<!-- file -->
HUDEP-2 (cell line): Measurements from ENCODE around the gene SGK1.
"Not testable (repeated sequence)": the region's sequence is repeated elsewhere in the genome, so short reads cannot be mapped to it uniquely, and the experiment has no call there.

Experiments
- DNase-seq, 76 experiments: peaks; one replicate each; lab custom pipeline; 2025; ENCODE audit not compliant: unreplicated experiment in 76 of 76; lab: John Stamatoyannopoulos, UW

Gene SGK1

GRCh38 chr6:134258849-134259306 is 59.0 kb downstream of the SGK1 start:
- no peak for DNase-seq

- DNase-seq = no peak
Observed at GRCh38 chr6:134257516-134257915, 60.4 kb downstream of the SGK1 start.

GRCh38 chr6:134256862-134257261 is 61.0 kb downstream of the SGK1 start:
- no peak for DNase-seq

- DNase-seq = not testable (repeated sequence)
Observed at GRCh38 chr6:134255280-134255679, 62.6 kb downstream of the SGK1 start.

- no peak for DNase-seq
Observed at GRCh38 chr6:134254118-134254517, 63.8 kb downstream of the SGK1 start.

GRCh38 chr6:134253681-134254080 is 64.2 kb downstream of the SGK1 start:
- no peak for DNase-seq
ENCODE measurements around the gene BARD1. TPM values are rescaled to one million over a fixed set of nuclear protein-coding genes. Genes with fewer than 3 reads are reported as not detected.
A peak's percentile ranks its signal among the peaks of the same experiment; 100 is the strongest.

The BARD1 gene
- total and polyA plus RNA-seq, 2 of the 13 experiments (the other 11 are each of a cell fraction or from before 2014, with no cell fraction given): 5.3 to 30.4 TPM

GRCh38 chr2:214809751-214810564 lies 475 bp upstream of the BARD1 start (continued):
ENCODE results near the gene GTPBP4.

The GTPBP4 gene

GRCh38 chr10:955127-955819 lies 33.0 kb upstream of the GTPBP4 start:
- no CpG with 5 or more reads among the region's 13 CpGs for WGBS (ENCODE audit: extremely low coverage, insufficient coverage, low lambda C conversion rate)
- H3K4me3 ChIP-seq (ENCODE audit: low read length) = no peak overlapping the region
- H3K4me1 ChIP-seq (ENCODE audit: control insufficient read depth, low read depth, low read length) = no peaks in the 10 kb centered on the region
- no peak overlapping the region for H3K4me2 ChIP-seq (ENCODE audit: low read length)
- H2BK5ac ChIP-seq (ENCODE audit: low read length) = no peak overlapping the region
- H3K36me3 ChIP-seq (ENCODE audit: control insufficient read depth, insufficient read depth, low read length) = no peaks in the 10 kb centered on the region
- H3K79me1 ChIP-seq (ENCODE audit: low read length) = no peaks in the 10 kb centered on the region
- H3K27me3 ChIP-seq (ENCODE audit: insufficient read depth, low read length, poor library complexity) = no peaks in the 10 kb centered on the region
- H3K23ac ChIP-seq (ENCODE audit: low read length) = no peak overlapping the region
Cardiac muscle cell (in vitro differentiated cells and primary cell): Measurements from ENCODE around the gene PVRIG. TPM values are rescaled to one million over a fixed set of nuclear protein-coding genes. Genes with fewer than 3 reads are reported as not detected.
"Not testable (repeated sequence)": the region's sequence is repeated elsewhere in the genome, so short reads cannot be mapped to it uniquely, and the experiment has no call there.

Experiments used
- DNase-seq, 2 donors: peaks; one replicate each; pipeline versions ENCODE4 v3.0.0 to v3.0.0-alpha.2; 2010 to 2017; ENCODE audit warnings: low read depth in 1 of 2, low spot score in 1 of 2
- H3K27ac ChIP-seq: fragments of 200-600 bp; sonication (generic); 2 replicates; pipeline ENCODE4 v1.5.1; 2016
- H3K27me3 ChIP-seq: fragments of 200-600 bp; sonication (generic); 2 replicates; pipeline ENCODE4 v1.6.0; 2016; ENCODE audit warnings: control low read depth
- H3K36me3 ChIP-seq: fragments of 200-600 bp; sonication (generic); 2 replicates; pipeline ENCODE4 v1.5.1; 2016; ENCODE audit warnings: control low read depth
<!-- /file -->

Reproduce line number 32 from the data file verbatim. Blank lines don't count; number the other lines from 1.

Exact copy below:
- H3K79me1 ChIP-seq (ENCODE audit: low read length) = no peaks in the 10 kb centered on the region